OK, so hopefully all of you that stop by here from time to time are functionally literate1. I hazard a guess that most of my regular readers2 are informationally literate, even if you don’t really know or care what that is. Heck, if called to testify before a Congressional hearing I might not even be able to explain it in full. But to hit the high points, most of you know how to evaluate your sources. Most of you probably understand where to start a search for information and follow a trail to satisfactory results. You can read words, yes, but you also know how to find and interpret information.
Blah, blah, blah. What’s the point? My ilk, librarians, have always been in the business of information. And thus, of information literacy. It has long been the purview of librarians to be experts at navigating, finding and conveying information. With the advent of a networked world it has become increasingly more important3 for us to teach people how to do what we do. Teach a man to fish, and all that.
This is the modern paradox. It has never been easier to access information. As a result, finding the right information and putting it to use has become an increasingly complex problem. Note, that I don’t think using information has become prohibitively difficult – just that ways of collecting, using and interpreting data have changed. With so much information on computers and the ability to manipulate, transmit and aggregate it in so many ways there needs to be a way to wrangle all of this good stuff. And that way is computer code – PHP, Java, Ruby, Python and any number of public APIs4.
So far, all of this is great. We have lots of data, we have lots of ways to manipulate it, and there are lots of people who can do this. Anytime you post a story from CNN to Twitter, or share your Facebook feed through your phone or track swine flu on Google Maps you’re using harnessing code to manage or manipulate data. Moreover, you are doing this transparently – you don’t have to understand the code to use it.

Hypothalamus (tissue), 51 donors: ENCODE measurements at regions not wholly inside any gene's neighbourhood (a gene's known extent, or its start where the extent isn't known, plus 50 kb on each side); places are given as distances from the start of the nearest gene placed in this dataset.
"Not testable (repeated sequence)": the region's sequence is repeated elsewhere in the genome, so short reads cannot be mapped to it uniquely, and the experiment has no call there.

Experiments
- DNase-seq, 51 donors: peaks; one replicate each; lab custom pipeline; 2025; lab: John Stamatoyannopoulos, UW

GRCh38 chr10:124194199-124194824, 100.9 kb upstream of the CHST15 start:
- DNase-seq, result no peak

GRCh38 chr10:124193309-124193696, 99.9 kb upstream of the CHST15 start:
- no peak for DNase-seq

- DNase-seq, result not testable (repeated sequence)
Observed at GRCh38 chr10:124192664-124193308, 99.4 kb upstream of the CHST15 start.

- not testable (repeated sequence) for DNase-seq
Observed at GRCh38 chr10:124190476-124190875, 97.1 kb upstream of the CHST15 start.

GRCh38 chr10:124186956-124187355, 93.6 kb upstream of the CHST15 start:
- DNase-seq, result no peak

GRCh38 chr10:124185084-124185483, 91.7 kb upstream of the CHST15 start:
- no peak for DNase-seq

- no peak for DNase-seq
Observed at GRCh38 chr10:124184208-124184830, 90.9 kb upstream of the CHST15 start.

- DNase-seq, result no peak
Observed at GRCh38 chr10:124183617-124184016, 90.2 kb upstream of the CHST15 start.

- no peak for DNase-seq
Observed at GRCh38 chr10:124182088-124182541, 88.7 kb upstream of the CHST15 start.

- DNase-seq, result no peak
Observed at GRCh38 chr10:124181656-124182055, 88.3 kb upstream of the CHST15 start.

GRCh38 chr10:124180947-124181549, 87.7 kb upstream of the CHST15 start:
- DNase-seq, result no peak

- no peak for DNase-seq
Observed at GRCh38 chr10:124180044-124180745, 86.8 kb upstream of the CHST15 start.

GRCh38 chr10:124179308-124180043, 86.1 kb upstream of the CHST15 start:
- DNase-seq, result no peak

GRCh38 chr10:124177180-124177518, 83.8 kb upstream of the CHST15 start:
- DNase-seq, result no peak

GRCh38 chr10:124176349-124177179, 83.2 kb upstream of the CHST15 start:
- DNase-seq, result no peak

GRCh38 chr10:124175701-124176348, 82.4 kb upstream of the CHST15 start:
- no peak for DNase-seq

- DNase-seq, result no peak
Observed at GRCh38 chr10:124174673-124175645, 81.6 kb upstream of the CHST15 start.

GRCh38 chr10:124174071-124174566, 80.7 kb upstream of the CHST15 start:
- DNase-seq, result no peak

But someone does. Code has always been a way libraries have wrangled data. Specifically through the use MARC records5. MARC is transparent – you can use a library catalog without knowing what the 005 field means, or why the author information goes in subfield b. But it is not especially extensible. That is to say, you probably won’t be using Google Maps to find available copies of new best sellers in close proximity to where you happen to be.
The proliferation of data/information has requires a move to more flexible – cross platform – code. And this, think some, is a make or break issue for libraries. We can make websites, we can promote programs but how do we make information about our physical holdings available outside of proprietary closed systems that read MARC data?
How do we make sure we call attention to all of the quality information we house without being passed over in favor of easy information? That is the crux of information literacy – finding good information efficiently. The more efficient the method the less likely quality of information matters.
This brings me to my final point6, the increasing role that code plays in the life of an information professional. There are numerous library projects out there trying to integrate physical holdings with online data. These include things like the Social Opac, the Extensible Catalog and Library Thing for Libraries. More and more it seems that to do my job I not only need information literacy but technological literacy. In order to harness these technologies I need to understand at least a little of what’s going on under the hood.
Flexible code is the ubiquitous, unseen force behind almost all networked interaction these days. The proliferation of code is both an opportunity and a challenge. We have the tools to set data free in more ways than ever. But librarians are faced with a steep learning curve and the potential need for drastic adaptation of their job descriptions. I didn’t set out to become a computer programmer, but how much of what we do depends on that particular skill set? Can we just outsource this to the specialists – or a new type of sub-specialist within the profession? Finally, how do we adapt our code to the new Internet reality? It’s almost as if we have to create and release our own API for developers, hobbyists and professionals to manipulate our data. The questions are how do we do it, and can we do it in time?
1 But what do I know, you could just be here for the pretty pictures.
2 Whom I think I can count on about 1 1/2 hands.
3 Not that it was ever unimportant…
4 Application Programming Interface.
5 MARC: MAchine Readable Code
6 If you’re still even reading, thanks for humoring me.